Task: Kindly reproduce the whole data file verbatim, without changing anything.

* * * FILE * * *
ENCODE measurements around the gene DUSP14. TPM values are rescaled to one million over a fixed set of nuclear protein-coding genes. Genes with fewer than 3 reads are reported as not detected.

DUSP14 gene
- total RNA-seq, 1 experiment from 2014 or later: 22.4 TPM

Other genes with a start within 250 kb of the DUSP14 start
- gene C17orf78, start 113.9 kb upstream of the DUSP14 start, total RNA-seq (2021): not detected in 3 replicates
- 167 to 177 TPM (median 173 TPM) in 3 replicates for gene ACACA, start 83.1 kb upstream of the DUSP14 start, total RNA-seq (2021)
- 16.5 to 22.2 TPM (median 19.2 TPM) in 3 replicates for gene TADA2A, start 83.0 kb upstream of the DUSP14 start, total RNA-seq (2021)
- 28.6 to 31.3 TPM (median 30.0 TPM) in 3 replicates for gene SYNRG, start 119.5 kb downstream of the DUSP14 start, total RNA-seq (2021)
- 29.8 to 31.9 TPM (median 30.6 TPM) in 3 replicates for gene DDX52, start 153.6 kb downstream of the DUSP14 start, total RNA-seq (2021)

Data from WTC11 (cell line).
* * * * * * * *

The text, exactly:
ENCODE measurements around the gene DUSP14. TPM values are rescaled to one million over a fixed set of nuclear protein-coding genes. Genes with fewer than 3 reads are reported as not detected.

DUSP14 gene
- total RNA-seq, 1 experiment from 2014 or later: 22.4 TPM

Other genes with a start within 250 kb of the DUSP14 start
- gene C17orf78, start 113.9 kb upstream of the DUSP14 start, total RNA-seq (2021): not detected in 3 replicates
- 167 to 177 TPM (median 173 TPM) in 3 replicates for gene ACACA, start 83.1 kb upstream of the DUSP14 start, total RNA-seq (2021)
- 16.5 to 22.2 TPM (median 19.2 TPM) in 3 replicates for gene TADA2A, start 83.0 kb upstream of the DUSP14 start, total RNA-seq (2021)
- 28.6 to 31.3 TPM (median 30.0 TPM) in 3 replicates for gene SYNRG, start 119.5 kb downstream of the DUSP14 start, total RNA-seq (2021)
- 29.8 to 31.9 TPM (median 30.6 TPM) in 3 replicates for gene DDX52, start 153.6 kb downstream of the DUSP14 start, total RNA-seq (2021)

Data from WTC11 (cell line).